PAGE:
We are a nation of consumers, and we should get back to the job of consuming. So say our political leaders. But it seems that Americans are smarter than that.
It is not only because of fear that people have stopped spending. President Bush acknowledged in his recent press conference that families are reordering priorities. People are choosing to stay home more with children and loved ones. The devastation of Sept. 11 is part of our nation's life cycle. It is a testimony to the people of America that we do not want to go on with business as usual.
Our eyes have been opened -- opened by twisted steel; by the pictures of malnourished children in countries we could not find on a map a month ago; by obituaries that tell us of sons and daughters who will never know their fathers. We are not a nation of ascetics, so soon we will go back to spending again -- the question is on what.
If a few fast-food restaurants close because more people are having dinner at home with their families, that is not a national calamity. If the market for $400 flower-girl dresses dries up, so be it. If parents decide to take one fewer business flight per month and stay closer to home, let that airline seat be empty. No grieving wife is talking about how her husband wanted to complete another merger.
In a recent interview, a survivor talked about leaving work early on a Friday to go to a parents' weekend at his daughter's college. The time off would have been unthinkable before Sept. 11. Now it is unthinkable not to go. So maybe fewer bonds will be traded, but there will be the drive in the car, the money spent at rest stops, the overnight lodging. Money will flow, only differently.
`NEW ORDER' BENEFIT
And yes, there will be other benefits from our ``new order.'' Research has told us for years that parents are the most important influence on their children. But for many families, communication becomes less and less as both adults and children develop their own packed agendas. This is especially true during adolescence, a time when peers are taking on increasing significance. But knowing that their parents are involved and concerned has been shown to have a moderating effect on substance abuse, teen pregnancy and HIV risk behaviors.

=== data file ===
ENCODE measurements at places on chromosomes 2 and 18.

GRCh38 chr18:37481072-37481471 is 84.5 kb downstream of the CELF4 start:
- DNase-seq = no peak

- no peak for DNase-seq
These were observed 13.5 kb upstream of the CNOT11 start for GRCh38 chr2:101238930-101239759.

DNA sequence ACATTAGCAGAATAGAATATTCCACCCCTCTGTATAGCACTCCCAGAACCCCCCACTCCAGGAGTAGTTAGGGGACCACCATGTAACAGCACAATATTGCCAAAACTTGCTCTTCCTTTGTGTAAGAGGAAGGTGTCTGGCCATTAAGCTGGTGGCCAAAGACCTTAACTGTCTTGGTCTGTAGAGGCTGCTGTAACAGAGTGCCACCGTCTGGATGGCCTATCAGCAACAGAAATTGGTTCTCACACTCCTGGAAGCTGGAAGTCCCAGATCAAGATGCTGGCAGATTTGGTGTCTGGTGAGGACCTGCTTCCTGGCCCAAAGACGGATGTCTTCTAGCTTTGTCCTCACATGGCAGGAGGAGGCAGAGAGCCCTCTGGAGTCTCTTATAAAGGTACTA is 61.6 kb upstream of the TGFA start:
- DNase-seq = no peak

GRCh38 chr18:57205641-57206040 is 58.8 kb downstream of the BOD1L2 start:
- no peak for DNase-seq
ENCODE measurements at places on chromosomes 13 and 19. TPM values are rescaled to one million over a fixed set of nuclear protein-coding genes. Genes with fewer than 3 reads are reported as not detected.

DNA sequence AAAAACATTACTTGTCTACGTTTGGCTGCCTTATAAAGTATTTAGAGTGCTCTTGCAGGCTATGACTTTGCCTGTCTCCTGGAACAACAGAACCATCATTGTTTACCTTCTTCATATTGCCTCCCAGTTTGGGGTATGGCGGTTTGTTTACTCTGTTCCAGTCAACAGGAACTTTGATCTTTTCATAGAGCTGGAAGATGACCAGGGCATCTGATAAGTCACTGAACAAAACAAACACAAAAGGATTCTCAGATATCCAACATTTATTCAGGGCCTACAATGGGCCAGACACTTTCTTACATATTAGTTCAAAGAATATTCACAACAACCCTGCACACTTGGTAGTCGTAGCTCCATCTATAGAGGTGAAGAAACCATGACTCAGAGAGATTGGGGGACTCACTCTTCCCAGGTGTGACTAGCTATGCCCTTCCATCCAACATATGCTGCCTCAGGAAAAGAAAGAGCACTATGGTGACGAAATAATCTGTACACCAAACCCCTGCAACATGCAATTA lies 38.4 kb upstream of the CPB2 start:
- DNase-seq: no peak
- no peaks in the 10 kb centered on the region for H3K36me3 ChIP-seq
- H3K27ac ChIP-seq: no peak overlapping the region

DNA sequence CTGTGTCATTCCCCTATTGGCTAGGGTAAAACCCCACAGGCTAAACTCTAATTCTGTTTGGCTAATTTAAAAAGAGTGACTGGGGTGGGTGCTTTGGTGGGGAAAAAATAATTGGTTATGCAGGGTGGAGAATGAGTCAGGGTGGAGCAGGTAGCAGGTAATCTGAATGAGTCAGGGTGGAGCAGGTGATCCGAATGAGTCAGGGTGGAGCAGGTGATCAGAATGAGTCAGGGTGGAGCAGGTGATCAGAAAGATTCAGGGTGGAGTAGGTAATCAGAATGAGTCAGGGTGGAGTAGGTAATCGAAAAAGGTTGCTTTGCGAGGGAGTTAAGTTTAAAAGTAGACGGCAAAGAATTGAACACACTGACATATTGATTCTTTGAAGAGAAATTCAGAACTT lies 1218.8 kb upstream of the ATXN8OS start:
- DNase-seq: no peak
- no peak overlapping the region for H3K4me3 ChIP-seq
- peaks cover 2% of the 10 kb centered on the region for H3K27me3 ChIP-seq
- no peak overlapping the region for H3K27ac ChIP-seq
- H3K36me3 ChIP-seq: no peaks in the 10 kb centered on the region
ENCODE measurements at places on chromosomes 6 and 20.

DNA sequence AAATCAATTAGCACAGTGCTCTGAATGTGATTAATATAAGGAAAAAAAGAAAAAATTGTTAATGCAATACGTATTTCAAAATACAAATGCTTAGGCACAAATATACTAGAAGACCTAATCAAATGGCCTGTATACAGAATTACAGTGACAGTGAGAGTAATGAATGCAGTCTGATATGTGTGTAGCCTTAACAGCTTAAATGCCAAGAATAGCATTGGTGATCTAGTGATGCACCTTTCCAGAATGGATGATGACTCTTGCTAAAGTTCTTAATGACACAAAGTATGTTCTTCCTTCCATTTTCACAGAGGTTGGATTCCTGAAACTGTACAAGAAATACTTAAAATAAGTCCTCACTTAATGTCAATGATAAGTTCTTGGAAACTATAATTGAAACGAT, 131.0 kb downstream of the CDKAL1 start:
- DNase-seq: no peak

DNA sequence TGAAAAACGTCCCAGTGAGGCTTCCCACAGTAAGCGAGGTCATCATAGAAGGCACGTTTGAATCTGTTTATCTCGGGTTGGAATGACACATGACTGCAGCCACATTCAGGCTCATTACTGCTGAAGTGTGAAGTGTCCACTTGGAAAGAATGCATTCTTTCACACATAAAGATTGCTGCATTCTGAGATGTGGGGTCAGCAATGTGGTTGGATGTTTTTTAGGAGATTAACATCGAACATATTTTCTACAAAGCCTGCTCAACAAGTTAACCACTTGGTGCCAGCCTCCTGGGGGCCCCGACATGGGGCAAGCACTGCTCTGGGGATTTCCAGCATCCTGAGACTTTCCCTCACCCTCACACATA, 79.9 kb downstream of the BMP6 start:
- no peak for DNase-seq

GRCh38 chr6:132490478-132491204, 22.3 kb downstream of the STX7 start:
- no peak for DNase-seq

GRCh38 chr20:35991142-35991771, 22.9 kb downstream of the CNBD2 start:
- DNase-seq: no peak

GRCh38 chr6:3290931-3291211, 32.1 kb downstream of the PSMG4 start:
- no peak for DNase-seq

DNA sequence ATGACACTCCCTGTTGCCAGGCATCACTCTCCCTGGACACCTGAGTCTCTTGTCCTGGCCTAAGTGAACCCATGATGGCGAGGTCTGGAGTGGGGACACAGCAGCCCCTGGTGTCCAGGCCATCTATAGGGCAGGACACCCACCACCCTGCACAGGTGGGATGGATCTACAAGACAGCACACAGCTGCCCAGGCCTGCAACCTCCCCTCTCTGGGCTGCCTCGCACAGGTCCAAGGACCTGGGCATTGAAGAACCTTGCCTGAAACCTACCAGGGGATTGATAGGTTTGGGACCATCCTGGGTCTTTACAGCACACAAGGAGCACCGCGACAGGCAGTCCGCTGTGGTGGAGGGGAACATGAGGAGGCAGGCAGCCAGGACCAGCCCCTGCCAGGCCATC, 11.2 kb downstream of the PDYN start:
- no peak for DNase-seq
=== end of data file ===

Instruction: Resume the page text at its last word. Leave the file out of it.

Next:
Dr. José Szapocznik at the University of Miami speaks of bringing parents of peers together, to recreate that village mentality of looking out for each other's children. So we should skip the fast food and invite the parents of our children's friends over for dinner. This will involve shopping for food, buying flowers and maybe even a bottle of wine -- there are more ways than a double order of fries to keep the economy going.
It is not the number of televisions per capita that makes America special but rather its people. Our public policy should reflect the changes in our own personal priorities. The schools that were overcrowded before Sept. 11 still are overcrowded. The 44 million people in our country without health insurance still are not receiving necessary treatments and preventive care. And many of the 4.4 million workers at minimum-wage jobs still live in poverty.
The economy can be stimulated not only by trips to the mall but also by investing in our population.
Many people have lost jobs as a result of the attacks. We can retrain workers to meet our nation's new priorities. Why not have people learn how to teach preliteracy skills to 3 and 4 year olds instead of stocking shelves at a department store? Increasing the numbers of teachers and public-health workers could be part of a new workforce plan. Building more classrooms and affordable housing would be good way to keep construction workers, engineers and architects employed.
A well-educated, healthy population is indeed the best long-term defense against terrorism.
It is not spending money at Wal-Mart that will prove to the terrorists that they missed their target. Rather it is our ability to rise from the trauma with a clearer picture of who and what we are. We are not only a nation of consumers; we are also a nation of people with values, families that we love and a nation that we cherish.
Shopping is not a bad thing, but it is not what defines America. We should invest in what does.
Gwen Wurm, MD, is director of community pediatrics at University of Miami/Jackson Childrens Hospital.
Copyright 2001 Miami Herald